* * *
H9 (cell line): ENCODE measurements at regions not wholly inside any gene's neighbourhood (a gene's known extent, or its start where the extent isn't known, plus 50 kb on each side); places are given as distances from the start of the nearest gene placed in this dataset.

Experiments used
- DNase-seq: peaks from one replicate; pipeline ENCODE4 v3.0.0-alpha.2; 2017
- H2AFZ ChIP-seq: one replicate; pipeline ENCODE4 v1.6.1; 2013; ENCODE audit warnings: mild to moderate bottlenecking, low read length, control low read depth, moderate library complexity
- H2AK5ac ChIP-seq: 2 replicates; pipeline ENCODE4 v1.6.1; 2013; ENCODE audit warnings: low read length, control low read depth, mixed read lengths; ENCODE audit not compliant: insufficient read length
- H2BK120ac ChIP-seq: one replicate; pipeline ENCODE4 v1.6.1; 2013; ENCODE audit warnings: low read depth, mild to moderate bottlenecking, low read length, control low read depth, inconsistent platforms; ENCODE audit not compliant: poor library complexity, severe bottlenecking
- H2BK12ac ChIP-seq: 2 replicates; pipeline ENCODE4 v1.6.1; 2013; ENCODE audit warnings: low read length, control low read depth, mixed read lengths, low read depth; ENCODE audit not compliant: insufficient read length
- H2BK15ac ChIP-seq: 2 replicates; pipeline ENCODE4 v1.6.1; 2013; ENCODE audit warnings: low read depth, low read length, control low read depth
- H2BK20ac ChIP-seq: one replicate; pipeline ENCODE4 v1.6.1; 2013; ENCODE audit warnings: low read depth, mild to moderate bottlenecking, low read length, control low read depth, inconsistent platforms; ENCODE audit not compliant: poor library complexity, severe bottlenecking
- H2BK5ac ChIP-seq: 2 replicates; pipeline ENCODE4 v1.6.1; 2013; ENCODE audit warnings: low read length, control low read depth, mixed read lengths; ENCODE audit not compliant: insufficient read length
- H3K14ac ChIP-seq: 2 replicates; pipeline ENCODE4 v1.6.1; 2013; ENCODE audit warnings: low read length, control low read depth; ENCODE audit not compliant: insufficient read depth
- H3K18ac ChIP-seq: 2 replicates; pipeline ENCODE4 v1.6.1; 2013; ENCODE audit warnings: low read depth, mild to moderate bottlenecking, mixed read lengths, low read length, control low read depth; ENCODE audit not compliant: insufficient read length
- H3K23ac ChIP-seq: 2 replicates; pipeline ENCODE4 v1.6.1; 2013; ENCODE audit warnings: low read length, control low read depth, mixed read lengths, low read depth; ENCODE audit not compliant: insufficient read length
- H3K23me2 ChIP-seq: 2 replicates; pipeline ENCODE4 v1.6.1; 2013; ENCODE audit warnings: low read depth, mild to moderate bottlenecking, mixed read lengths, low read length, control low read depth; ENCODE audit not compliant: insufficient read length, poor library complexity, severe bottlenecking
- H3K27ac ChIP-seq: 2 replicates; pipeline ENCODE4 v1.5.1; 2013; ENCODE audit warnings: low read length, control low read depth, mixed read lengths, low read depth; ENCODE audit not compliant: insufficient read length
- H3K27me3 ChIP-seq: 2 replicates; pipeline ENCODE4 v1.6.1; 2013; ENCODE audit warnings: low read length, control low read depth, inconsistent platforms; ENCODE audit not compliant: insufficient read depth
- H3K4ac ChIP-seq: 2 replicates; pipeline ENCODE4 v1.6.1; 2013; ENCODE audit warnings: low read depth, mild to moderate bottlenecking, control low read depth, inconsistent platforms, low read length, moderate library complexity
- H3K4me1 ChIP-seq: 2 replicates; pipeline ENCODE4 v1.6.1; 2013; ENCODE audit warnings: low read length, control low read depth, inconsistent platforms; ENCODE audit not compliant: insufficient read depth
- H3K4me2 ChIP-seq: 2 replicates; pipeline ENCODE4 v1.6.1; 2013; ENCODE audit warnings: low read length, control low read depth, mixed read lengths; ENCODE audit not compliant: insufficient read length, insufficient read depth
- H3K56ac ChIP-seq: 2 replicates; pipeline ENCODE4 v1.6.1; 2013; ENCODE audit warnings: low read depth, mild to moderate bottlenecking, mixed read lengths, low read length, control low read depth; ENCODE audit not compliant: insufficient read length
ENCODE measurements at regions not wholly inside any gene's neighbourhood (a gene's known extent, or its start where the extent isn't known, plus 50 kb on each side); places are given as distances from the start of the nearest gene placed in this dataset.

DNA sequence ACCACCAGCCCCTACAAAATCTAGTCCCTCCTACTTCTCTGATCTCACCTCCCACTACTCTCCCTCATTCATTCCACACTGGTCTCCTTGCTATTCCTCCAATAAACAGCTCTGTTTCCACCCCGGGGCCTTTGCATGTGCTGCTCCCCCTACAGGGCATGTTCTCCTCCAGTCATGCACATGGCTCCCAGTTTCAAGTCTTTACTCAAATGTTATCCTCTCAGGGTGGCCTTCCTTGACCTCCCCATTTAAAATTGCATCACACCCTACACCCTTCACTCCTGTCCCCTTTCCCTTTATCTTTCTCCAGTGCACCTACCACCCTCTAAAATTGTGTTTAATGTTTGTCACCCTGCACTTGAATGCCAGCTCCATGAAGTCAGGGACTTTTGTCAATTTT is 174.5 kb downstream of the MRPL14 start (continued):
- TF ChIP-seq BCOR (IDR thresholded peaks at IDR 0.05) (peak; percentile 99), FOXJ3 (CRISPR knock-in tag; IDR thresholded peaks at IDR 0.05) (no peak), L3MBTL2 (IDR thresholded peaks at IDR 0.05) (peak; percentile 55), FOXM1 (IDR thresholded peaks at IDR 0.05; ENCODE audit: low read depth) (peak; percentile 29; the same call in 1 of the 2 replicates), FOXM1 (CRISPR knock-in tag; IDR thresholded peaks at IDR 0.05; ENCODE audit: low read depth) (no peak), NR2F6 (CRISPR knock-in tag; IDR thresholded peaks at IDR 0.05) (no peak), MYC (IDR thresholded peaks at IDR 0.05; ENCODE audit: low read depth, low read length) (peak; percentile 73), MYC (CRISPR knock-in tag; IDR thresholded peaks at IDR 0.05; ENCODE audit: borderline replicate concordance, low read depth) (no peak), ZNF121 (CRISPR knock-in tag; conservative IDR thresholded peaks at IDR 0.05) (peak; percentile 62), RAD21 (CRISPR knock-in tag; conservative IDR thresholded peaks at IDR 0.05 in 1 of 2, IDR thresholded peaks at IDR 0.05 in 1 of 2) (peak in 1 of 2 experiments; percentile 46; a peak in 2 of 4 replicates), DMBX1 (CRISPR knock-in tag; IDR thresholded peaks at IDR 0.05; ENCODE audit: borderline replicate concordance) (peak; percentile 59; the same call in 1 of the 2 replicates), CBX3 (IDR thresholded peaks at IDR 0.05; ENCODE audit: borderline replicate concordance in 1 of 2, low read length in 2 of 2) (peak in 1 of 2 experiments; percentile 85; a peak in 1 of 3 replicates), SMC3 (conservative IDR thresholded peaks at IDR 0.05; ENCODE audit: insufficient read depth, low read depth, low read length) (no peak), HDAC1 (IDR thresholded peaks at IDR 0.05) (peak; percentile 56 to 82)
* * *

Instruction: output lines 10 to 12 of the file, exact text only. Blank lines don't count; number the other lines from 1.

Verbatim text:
- H2BK5ac ChIP-seq: 2 replicates; pipeline ENCODE4 v1.6.1; 2013; ENCODE audit warnings: low read length, control low read depth, mixed read lengths; ENCODE audit not compliant: insufficient read length
- H3K14ac ChIP-seq: 2 replicates; pipeline ENCODE4 v1.6.1; 2013; ENCODE audit warnings: low read length, control low read depth; ENCODE audit not compliant: insufficient read depth
- H3K18ac ChIP-seq: 2 replicates; pipeline ENCODE4 v1.6.1; 2013; ENCODE audit warnings: low read depth, mild to moderate bottlenecking, mixed read lengths, low read length, control low read depth; ENCODE audit not compliant: insufficient read length